Mark Meshulam is an expert witness and consultant for windows, glazing and building exteriors.
Reading code books is arguably one of the more arduous and boring parts of the construction process. One reason is that the building codes are legal documents, and so they carry a certain ponderous barrier of legalese which can repel the uninitiated.
Another reason is that they are documents of governments, and so they carry another ponderous barrier of legalese which can repel the uninitiated.
Finally, if you are not repelled enough, they cover a complex, interrelated set of topics and use lengthy numerical paragraph numbers for referencing purposes. It’s not hard to find paragraphs such as these in most code books. Try reading this to your kids at night:
And so, dear reader, Chicago Window Expert has bravely waded into the Chicago Energy Conservation Code armed only with many cups of coffee to maintain focus, and has extracted points of interest, summarized here, so you won’t have to. Think of this as the “Cliff Notes” of the Chicago Energy Conservation Code. You would never want to build a building using this distilled overview, but at least you can get an idea of what’s in there.
Extracts from the Chicago Energy Conservation Code, amended April 22, 2009
Points of Interest and Window-Related Items
Chapter 18-13 of the Chicago Building Code shall be known as the “International Energy Conservation Code of the City of Chicago”. This is also called the “Chicago Energy Code”.
The Chicago Energy Code applies to residential and commercial buildings.
The Chicago Energy Code is for new construction, or the rehabbed area only of an existing building, or for an existing building which undergoes a change of usage. Landmarks and historic structures are exempt with regard to the exterior envelope. Low-energy buildings (buildings that don’t need heat) are exempted.
Article 4 pertains to residential. Article 5 pertains to commercial.
Where performance ratings derived from NFRC certification are available, they can be used in energy calculations. When not available, this section provides charts with default values that can be used.
This section defines design conditions for Chicago as follows: Winter: -10 degrees F Summer: +92 degrees F (both dry bulb)
Residential (Article 4)
The builder or registered design professional must place a certificate of building insulation types, U-values and SHGC values in the electrical distribution panel.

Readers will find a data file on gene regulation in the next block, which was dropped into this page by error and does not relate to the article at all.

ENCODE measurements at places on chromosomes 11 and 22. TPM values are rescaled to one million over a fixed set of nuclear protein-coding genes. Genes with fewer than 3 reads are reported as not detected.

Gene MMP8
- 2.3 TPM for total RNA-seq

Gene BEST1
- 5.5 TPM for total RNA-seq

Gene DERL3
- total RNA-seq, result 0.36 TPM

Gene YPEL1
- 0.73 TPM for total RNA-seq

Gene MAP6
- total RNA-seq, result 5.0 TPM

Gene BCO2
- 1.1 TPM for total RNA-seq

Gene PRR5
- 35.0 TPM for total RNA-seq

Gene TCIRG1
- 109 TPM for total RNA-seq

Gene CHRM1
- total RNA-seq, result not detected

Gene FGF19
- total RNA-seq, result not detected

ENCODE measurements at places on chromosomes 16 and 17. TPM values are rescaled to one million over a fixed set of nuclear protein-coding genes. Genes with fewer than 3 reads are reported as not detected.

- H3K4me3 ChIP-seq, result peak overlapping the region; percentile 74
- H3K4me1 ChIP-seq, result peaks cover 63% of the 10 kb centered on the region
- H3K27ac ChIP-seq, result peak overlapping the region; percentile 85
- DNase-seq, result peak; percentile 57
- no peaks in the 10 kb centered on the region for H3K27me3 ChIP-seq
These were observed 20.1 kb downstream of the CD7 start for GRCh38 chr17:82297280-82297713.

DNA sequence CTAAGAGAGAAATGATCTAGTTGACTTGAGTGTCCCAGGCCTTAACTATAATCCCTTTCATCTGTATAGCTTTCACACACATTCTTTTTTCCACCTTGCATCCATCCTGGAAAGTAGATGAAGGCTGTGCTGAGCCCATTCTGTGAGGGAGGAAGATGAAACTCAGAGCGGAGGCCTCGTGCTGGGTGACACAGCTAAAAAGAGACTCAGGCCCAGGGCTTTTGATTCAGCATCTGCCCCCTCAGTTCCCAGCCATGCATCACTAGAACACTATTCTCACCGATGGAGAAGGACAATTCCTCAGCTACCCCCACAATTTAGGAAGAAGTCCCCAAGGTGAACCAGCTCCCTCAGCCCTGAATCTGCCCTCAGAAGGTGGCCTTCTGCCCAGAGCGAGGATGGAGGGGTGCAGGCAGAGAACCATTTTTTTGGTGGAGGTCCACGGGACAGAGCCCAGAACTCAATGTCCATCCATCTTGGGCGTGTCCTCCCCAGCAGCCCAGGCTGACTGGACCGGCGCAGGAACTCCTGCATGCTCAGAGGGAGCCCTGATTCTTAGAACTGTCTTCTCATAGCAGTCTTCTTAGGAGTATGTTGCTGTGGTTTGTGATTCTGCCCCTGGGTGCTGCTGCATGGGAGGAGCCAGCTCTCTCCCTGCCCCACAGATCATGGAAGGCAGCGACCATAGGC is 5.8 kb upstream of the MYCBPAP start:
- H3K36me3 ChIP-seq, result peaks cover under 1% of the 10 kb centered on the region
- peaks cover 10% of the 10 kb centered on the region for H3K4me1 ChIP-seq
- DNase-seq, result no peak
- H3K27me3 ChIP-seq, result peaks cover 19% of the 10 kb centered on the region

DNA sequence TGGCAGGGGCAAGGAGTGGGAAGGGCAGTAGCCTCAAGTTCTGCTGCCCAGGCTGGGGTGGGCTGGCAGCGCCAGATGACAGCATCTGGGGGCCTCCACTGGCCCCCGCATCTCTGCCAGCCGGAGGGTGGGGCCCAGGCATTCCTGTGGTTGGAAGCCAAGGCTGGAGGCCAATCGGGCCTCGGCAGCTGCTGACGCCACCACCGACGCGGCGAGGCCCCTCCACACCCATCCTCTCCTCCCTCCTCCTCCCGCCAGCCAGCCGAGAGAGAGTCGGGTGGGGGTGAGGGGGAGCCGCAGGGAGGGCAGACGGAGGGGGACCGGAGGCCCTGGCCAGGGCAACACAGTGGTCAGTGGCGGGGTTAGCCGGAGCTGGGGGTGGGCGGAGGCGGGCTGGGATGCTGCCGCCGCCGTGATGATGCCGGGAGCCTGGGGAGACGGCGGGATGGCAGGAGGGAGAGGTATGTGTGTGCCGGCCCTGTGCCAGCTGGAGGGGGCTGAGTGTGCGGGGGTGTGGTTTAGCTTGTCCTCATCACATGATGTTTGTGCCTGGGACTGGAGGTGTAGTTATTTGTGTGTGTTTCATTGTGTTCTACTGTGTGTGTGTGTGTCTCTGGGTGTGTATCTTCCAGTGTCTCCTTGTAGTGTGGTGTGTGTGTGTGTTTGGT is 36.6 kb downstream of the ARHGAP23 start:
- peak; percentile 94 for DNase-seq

Chart showing maximum allowed U value for fenestration .35. Maximum allowed U value for skylights: .60.
Provisions for averaging or “area-weighting” the U-values and SHGC’s for various glazed products in the building.
Replacement of sash and glazing must meet requirements of code as if it were new construction, however 18-13-101.4.3 states that replacement of glass only is exempted.
All building components must be sealed with an air barrier material. Windows, skylights and sliding doors shall have an air infiltration rate of no more than 0.3 cfm/sf when tested per NFRC 400 or AAMA/WDMA/CSA101/I.S.2/A440.
Vapor retarder is mandatory, to be placed on the “warm-in-winter” side of the thermal insulation.
Mandatory maximum area-weighted U factor is .40 for vertical fenestration and .75 for skylights.
Provisions for the use of a simulated energy performance analysis.
This chart offers specifications for standard reference and proposed designs for all major building components. It refers to previous table 18-13-402.1.1 for U factor and adds that SHGC maximum = .40
The building thermal envelope shall meet the requirements of Tables 18-13-502.2(1) for opaque walls and 18-13-502.3 for walls with fenestration (windows). If the building has a fenestration or skylight area that exceeds that which is allowed in Table 18-13-502.3, shall comply with building envelope provisions of ASHRAE/IESNA 90.1
This is the table for opaque walls referred to above. In part, it says:
Metal framed walls inside mass walls (such as concrete) above grade: R-13 insulation plus R-3.8 for the mass wall portion.
Wood framed walls: R-13
This is the table for fenestrated walls referred to above. In part, it says:
Metal framed curtain wall/storefront U-Factor: 0.45
Solar heat gain coefficient (SHGC) for walls where projection factor (see below) is less than 25%: 0.40, no requirement where projection factor is greater than 25%.
Glass skylights U-Factor 0.60, SHGC: 0.40
Air infiltration maximum for curtainwalls and storefront: 0.3 cfm per square foot. Per 18-13-502.4.2 the test pressure is 1.56 psf.
Projection factor (PF) is A divided by B, where:
A is the maximum overhang of a continuous element that provides shade – this is measured horizontally, and
B is the vertical distance from bottom of shading element to bottom of glazing.